Fixing a bad package

Sep 7, 2010 at 9:58 PM

One of the things we have on the nu group is how to fix a package when something goes wrong. Currenly that answer is to suffix the version with either a datestamp or an incrementing number.

Say you were putting up someone else's package for them: say sidepop. I put up the package with version 1.0.0.0. Now let's say I forgot to include the package's dependency on log4net 1.2.10.0. Whoops! Now I need a way to correct.

Do we allow someone to delete their version by reuploading the same version with fixes? Do we have them append (1.0.0.0.20100908 or 1.0.0.0.1)?

My vote is to allow the package owner to reupload the same version with the fixes in it.  This does open up some concerns. I think the gems guys moved away from allowing that due to having load balanced servers.

 

Thoughts?

Coordinator
Sep 8, 2010 at 3:47 PM
Edited Sep 18, 2010 at 11:59 PM

I think we need to understand more details around this scenario. For example, there are two possibilities here:

1. Package is hosted on NuPack gallery.

2. Package is hosted elsewhere.

In the second scenario, you have an entry in the NuPack gallery for your package Foo.nupack. But that entry just points to a download on Google Code. The NuPack entry stores a sha512 hash of that package as part of the entry. NuPack verifies that hash when downloading the package. This mitigates a set of attacks where someone somehow hijacks that URL (for example, if you’re hosting a package yourself and your domain name expires) and also guarantees the user that the package they’re getting is the one they’ve requested.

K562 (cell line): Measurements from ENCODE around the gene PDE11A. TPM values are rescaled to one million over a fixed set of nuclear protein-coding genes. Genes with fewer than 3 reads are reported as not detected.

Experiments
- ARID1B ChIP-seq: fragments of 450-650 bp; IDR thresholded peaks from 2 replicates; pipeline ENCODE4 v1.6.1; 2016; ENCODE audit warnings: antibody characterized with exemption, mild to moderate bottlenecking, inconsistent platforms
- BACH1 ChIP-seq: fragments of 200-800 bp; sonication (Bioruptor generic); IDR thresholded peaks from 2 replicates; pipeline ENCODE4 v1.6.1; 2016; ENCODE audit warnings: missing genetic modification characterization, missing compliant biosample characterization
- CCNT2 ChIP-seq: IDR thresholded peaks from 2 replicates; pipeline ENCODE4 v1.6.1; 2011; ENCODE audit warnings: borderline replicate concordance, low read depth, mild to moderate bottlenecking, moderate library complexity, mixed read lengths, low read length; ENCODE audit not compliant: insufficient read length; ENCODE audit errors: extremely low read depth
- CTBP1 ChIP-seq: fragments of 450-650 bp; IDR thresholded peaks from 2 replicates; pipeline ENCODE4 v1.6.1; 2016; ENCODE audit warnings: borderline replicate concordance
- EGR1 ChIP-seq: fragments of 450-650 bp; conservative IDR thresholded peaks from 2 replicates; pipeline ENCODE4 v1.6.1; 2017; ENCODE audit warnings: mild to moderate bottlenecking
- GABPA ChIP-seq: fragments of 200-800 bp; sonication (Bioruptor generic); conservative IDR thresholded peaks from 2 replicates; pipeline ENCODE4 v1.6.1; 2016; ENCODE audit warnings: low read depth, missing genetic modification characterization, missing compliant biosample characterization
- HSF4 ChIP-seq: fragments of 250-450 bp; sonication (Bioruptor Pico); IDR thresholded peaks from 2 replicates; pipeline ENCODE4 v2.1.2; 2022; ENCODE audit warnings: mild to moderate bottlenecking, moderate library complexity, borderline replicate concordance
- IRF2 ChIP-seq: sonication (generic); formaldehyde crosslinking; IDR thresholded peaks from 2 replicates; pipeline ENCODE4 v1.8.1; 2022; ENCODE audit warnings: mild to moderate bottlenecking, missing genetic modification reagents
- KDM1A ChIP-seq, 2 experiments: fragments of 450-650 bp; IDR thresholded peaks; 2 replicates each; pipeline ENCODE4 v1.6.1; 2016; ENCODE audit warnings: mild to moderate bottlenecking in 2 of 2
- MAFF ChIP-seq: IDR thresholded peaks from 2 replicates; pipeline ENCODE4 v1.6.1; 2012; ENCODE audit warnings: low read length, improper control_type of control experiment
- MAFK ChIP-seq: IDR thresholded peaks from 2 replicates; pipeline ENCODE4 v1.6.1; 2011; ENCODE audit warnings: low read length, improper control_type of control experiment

So we should definitely not support the case where someone simply re-uploads a new package to an external package hosting provider (such as google code). In that case, the hashes will not match up and things will break.

But should we allow updating the gallery without requiring they bump the version? I’m leaning towards treating everyone like responsible adults here (famous last words?) and suggest that we do allow it, but provide ample warnings. If you’re changing a file without bumping a version, you should *only* do this if you made a mistake and are fixing it. Code changes, new features, etc, should probably be a new version of the library. Otherwise, you may invalidate the testing that people have done with their packages which depend on yours.

Phil 

Sep 8, 2010 at 5:15 PM

Yes, this is truly for errors in the package itself.  I'm good with warnings, just allowing someone to still run with scissors is the important part. ;-)

Actually now that I think about it, the experience should be the same for both scenarios for simplicity sake. If you have to reupload the same package due to errors, then it's the appending a date or increment to the end of the version and upload a new one.

In other words,

log4net.1.2.9.0.pkg has issues so re uploading is just the same concept as uploading a new version. you would change the version to 1.2.9.0.20100908 and then upload log4net.1.2.9.0.20100908 to the server. 

The community would see this and know that it was a fix for a bad package. Then they can adjust accordingly. At least that is what I've been driving for on the nu project. 

This kind of thing will usually only happen when people are not able to bump the version, ie. they are uploading someone else's package for them.

-Rob

Sep 10, 2010 at 9:04 AM

Agreed. I think that this is the same as pushing history re-writes to a public git repository.

You shouldn't do it unless you have a damn good reason, but you can do that if you really need to.